About Jesus Steve Sweetman
This Section - Chapter 27
verses 1 and 2 wee see that early in the morning, that would be Friday
morning, the Sanhedrin had made the decision to put Jesus to death.
So they bound Him and took Him to Pilate, the Roman governor.
Once again, the Romans did not allow the Jews to execute anyone
because of a crime they committed. Executions were only performed by the
Roman authorities so this is why the Jews had to bring Jesus to Pilate.
NIV in verse 3 says that when Judas saw that Jesus was condemned “he was
seized with terror”. The
KJV reads that when Judas saw that Jesus was condemned, he “repented
himself”. The word repent in
the KJV, and the actions of Judas here suggest to some that Judas repented
of His drastic sin and we will see him in heaven some day.
But we need to understand these words in light of what Jesus said
in chapter 26 verse 24. Jesus said that it would be better if His betrayer
would have never been born, suggesting great punishment.
Greek word “metanoee” is the word that is translated as “repent”
in the New Testament. It
simply means “to perceive after the fact”, or “to change your mind
once understanding something”.
This is not the Greek word that is used here. It’s another word.
It is “metalmelomai”. This
word is made up of two Greek words, meaning, “after”, and “to care
fore”. Thus scholars
translate this word as “repent of one’s
self”. So the
implication here is that Judas not only didn’t repent of what he did but
of who he was.
this is the question. Did
Judas repent unto salvation, or did he simply feel bad?
With Jesus’ words in mind concerning Judas, I don’t believe
that Judas repented unto salvation. He
repented unto suicide. Yes,
the actions of returning the money shows that he did have a change of
heart and mind. He was very
sorry that he turned Jesus over to the Jews as he saw Jesus being led
away, bound and ready for execution. I
do believe that Judas repented. As I said in the last paragraph.
He did not merely repent of what he did, but he repented of who he
was, and that depressing thought sent him to suicide.
Judas did repent, but he failed to put trust in Jesus.
He failed to give Jesus his life once he repented.
Repentance without faith does not produce salvation.
You need both. Repentance
is only half of the story of salvation.
Faith is the other half. This is why I do not expect to
see Judas in heaven. It’s
a very sad story all around. I’m
sure that Judas could have come back to faith, like Peter did, but it does
not appear that he did. True faith most likely would not have led to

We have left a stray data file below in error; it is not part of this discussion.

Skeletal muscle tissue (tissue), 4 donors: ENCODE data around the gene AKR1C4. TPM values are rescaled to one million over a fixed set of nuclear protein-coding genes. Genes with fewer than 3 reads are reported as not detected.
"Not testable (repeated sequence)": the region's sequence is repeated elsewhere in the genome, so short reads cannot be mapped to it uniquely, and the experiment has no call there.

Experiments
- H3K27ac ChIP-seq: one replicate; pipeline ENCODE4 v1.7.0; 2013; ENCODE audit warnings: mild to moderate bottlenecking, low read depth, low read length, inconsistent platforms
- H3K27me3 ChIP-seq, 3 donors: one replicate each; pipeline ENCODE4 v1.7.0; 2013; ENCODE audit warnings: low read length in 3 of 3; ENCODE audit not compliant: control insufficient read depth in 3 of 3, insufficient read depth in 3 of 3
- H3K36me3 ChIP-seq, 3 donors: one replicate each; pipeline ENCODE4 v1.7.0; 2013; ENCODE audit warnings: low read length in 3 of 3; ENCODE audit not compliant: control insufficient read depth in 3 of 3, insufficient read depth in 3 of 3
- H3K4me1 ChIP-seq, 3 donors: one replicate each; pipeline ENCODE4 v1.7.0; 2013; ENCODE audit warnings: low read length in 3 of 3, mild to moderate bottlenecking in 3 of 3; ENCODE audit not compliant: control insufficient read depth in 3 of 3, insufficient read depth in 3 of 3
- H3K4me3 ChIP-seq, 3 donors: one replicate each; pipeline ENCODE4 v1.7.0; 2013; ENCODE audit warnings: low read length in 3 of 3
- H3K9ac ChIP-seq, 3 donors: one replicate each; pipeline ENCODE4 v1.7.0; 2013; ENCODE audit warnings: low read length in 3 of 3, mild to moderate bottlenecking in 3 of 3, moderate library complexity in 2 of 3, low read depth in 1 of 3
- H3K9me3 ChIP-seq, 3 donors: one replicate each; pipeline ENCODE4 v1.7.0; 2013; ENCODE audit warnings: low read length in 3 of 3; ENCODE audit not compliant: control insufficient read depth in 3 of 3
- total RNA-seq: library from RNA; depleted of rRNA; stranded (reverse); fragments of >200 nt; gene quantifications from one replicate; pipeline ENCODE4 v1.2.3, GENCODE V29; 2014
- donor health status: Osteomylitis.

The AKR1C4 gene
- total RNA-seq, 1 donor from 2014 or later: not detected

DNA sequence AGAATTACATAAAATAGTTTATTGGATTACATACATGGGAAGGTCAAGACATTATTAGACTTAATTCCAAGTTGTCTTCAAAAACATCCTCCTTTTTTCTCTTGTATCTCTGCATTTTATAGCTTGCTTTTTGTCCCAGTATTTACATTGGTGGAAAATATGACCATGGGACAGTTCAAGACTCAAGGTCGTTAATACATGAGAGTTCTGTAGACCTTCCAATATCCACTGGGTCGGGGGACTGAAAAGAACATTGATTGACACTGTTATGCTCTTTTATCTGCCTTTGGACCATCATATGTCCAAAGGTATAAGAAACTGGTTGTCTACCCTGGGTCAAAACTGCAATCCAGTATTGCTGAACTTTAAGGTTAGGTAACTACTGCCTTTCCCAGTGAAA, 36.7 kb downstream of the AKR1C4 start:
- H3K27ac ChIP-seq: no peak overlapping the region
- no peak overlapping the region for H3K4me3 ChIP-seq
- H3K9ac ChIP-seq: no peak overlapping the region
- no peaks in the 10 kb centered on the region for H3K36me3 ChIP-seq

suicide but to Judas falling at the feet of Jesus as He was being led
away, and at that point, I believe that Judas would have been saved.
But Judas did not do that.
verse 4 Judas told the Jewish leaders that he had sinned by betraying
innocent blood. Truly Judas
did repent, did have a change of heart. He even confessed that to others,
but once again, faith was not added with his repentance, or so I believe.
Jewish leadership was very cold hearted in their response to Judas’
confession. They said, “what
is that to us”. Basically
they were saying, “so what. That’s
none of our business. Feel the
way you want to feel It’s
all over now. We’ve got what
we wanted. You do as you
also said, “that’s your responsibility”.
By saying this, they were cleaning their hands from the situation.
They acknowledged that Judas might have sinned, but it was his
responsibility to take care of that, not there’s. Of course the Jewish
leaders participated in this sin as well, something they did not admit to
as Judas did.
verse 5 we see Judas throwing the money at the feet of
the Jewish leaders. This
suggests down right disgust on Judas’ part.
At this point Judas was not only angry at himself, but angry at his
Jewish leadership. He simply
threw the money back at them and went out and hung himself.
We do see repentance in Judas’ actions, but we don’t see faith.
verse 6 we see the typical actions of hypocrites.
The Jewish leaders told Judas that they could not receive the money
back from him that he threw at their feet and put it in the
1:18 tells us that Judas bought a field “with the wicked money” he
received for handing Jesus over. So
we are uncertain just to how the field was bought.
It is quite possible that the Jewish leaders took the money and
bought the field in Judas’ name so their name would not be part of the
transaction made by blood money. Or
it might be possible that there was some agreement worked out between
Judas and the Jewish leaders to how this money was spent.
It might have been a joint action between Judas and the Jews.
is interesting to me that Judas killed himself and was buried in a field
that was designated for Gentiles. We
don’t know for sure if there is any significance here, but Judas
“repented of who he became” as noted in verse 5.
So part of this repentance might well have been being buried in a
Gentile grave yard instead of a Jewish grave yard.
8 tells us that the field was called the Field of Blood and it was still
so named when Matthew was writing these words.
The field was literally a bloody mess because of the intestines of
Judas spilling out onto the field. It
was also a field of blood because it was bought with blood money.
9 and 10 tell us that the purchase of this field was prophesied by
Jeremiah centuries earlier. The
quote is most from Jer. 32:6-9. If you read this passage without knowing
what Matthew has just said, you’d have no real idea that what you read
in Jeremiah has anything to do with the purchase of this field.